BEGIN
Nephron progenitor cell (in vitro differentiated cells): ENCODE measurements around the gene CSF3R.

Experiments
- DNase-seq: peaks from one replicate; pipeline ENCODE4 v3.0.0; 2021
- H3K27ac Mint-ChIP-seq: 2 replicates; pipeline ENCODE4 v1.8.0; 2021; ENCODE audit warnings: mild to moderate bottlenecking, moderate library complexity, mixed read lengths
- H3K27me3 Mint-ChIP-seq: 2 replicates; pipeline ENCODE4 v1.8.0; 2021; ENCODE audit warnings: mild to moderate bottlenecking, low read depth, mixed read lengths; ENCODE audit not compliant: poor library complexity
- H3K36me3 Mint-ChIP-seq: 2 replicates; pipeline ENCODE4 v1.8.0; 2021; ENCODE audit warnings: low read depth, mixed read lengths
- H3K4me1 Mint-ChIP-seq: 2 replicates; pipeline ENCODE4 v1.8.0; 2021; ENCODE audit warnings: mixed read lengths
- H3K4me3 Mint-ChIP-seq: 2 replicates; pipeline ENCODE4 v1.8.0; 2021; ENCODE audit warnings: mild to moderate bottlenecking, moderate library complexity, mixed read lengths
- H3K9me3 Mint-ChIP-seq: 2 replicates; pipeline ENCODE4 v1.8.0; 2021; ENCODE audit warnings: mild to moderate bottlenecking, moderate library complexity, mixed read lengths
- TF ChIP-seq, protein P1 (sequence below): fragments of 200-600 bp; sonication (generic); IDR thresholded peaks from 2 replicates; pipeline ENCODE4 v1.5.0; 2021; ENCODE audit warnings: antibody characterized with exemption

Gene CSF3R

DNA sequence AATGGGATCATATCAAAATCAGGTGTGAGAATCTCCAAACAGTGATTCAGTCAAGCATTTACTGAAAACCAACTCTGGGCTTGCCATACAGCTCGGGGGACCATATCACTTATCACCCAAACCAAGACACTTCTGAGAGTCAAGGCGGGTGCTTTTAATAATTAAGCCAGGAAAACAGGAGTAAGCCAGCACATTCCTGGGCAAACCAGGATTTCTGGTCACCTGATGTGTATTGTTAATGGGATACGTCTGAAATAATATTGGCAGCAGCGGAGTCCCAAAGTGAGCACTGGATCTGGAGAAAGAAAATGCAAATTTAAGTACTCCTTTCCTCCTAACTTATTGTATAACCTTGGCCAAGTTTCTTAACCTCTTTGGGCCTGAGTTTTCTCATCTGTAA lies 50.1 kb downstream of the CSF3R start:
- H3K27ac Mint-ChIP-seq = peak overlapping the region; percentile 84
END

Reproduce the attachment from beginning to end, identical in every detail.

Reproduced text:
Nephron progenitor cell (in vitro differentiated cells): ENCODE measurements around the gene CSF3R.

Experiments
- DNase-seq: peaks from one replicate; pipeline ENCODE4 v3.0.0; 2021
- H3K27ac Mint-ChIP-seq: 2 replicates; pipeline ENCODE4 v1.8.0; 2021; ENCODE audit warnings: mild to moderate bottlenecking, moderate library complexity, mixed read lengths
- H3K27me3 Mint-ChIP-seq: 2 replicates; pipeline ENCODE4 v1.8.0; 2021; ENCODE audit warnings: mild to moderate bottlenecking, low read depth, mixed read lengths; ENCODE audit not compliant: poor library complexity
- H3K36me3 Mint-ChIP-seq: 2 replicates; pipeline ENCODE4 v1.8.0; 2021; ENCODE audit warnings: low read depth, mixed read lengths
- H3K4me1 Mint-ChIP-seq: 2 replicates; pipeline ENCODE4 v1.8.0; 2021; ENCODE audit warnings: mixed read lengths
- H3K4me3 Mint-ChIP-seq: 2 replicates; pipeline ENCODE4 v1.8.0; 2021; ENCODE audit warnings: mild to moderate bottlenecking, moderate library complexity, mixed read lengths
- H3K9me3 Mint-ChIP-seq: 2 replicates; pipeline ENCODE4 v1.8.0; 2021; ENCODE audit warnings: mild to moderate bottlenecking, moderate library complexity, mixed read lengths
- TF ChIP-seq, protein P1 (sequence below): fragments of 200-600 bp; sonication (generic); IDR thresholded peaks from 2 replicates; pipeline ENCODE4 v1.5.0; 2021; ENCODE audit warnings: antibody characterized with exemption

Gene CSF3R

DNA sequence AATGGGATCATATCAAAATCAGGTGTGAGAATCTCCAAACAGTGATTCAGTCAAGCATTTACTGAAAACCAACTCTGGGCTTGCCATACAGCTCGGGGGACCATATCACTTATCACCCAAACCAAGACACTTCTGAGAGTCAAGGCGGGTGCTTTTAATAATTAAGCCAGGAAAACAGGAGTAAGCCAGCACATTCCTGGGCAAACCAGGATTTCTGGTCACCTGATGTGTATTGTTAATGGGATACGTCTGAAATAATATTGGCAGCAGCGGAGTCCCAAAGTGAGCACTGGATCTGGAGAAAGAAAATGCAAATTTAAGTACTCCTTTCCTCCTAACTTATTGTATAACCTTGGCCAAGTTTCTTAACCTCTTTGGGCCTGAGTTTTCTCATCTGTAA lies 50.1 kb downstream of the CSF3R start:
- H3K27ac Mint-ChIP-seq = peak overlapping the region; percentile 84